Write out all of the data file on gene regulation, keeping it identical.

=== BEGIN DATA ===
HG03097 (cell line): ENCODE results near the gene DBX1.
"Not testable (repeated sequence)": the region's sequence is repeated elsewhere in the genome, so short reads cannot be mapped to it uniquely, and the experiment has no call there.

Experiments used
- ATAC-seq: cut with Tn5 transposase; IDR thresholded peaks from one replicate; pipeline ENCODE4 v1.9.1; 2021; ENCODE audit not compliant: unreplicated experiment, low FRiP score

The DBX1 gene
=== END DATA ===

HG03097 (cell line): ENCODE results near the gene DBX1.
"Not testable (repeated sequence)": the region's sequence is repeated elsewhere in the genome, so short reads cannot be mapped to it uniquely, and the experiment has no call there.

Experiments used
- ATAC-seq: cut with Tn5 transposase; IDR thresholded peaks from one replicate; pipeline ENCODE4 v1.9.1; 2021; ENCODE audit not compliant: unreplicated experiment, low FRiP score

The DBX1 gene